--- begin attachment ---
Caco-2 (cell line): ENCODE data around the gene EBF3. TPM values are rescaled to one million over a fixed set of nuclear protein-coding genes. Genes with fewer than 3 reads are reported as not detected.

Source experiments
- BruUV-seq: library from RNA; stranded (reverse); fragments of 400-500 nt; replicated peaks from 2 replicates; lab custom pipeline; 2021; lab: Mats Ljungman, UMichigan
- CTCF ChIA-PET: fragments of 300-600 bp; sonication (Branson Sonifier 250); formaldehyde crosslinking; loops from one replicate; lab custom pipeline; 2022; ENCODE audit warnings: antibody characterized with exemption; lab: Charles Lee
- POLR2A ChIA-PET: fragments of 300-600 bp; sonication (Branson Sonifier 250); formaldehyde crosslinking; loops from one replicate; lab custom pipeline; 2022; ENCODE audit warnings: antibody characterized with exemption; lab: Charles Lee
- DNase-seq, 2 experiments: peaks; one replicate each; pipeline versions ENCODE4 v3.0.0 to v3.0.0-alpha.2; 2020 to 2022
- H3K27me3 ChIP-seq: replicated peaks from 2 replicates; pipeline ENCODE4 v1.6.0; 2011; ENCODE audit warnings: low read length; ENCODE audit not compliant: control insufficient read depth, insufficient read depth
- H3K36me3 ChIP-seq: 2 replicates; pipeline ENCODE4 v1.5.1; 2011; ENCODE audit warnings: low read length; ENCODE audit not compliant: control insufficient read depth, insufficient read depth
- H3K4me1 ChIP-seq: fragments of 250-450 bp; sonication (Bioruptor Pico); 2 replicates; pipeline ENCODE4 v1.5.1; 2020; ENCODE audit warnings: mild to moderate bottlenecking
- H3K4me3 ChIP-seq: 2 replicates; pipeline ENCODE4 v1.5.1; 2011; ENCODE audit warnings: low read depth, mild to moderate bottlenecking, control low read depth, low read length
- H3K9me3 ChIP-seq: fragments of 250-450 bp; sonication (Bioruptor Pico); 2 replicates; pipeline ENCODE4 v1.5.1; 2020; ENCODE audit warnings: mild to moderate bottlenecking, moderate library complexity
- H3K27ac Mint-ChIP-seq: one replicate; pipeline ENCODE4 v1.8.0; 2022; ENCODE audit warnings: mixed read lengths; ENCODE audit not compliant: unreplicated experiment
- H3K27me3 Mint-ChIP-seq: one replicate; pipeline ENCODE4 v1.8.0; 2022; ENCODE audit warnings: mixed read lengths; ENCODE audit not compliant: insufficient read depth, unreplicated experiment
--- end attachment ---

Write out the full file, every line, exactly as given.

Caco-2 (cell line): ENCODE data around the gene EBF3. TPM values are rescaled to one million over a fixed set of nuclear protein-coding genes. Genes with fewer than 3 reads are reported as not detected.

Source experiments
- BruUV-seq: library from RNA; stranded (reverse); fragments of 400-500 nt; replicated peaks from 2 replicates; lab custom pipeline; 2021; lab: Mats Ljungman, UMichigan
- CTCF ChIA-PET: fragments of 300-600 bp; sonication (Branson Sonifier 250); formaldehyde crosslinking; loops from one replicate; lab custom pipeline; 2022; ENCODE audit warnings: antibody characterized with exemption; lab: Charles Lee
- POLR2A ChIA-PET: fragments of 300-600 bp; sonication (Branson Sonifier 250); formaldehyde crosslinking; loops from one replicate; lab custom pipeline; 2022; ENCODE audit warnings: antibody characterized with exemption; lab: Charles Lee
- DNase-seq, 2 experiments: peaks; one replicate each; pipeline versions ENCODE4 v3.0.0 to v3.0.0-alpha.2; 2020 to 2022
- H3K27me3 ChIP-seq: replicated peaks from 2 replicates; pipeline ENCODE4 v1.6.0; 2011; ENCODE audit warnings: low read length; ENCODE audit not compliant: control insufficient read depth, insufficient read depth
- H3K36me3 ChIP-seq: 2 replicates; pipeline ENCODE4 v1.5.1; 2011; ENCODE audit warnings: low read length; ENCODE audit not compliant: control insufficient read depth, insufficient read depth
- H3K4me1 ChIP-seq: fragments of 250-450 bp; sonication (Bioruptor Pico); 2 replicates; pipeline ENCODE4 v1.5.1; 2020; ENCODE audit warnings: mild to moderate bottlenecking
- H3K4me3 ChIP-seq: 2 replicates; pipeline ENCODE4 v1.5.1; 2011; ENCODE audit warnings: low read depth, mild to moderate bottlenecking, control low read depth, low read length
- H3K9me3 ChIP-seq: fragments of 250-450 bp; sonication (Bioruptor Pico); 2 replicates; pipeline ENCODE4 v1.5.1; 2020; ENCODE audit warnings: mild to moderate bottlenecking, moderate library complexity
- H3K27ac Mint-ChIP-seq: one replicate; pipeline ENCODE4 v1.8.0; 2022; ENCODE audit warnings: mixed read lengths; ENCODE audit not compliant: unreplicated experiment
- H3K27me3 Mint-ChIP-seq: one replicate; pipeline ENCODE4 v1.8.0; 2022; ENCODE audit warnings: mixed read lengths; ENCODE audit not compliant: insufficient read depth, unreplicated experiment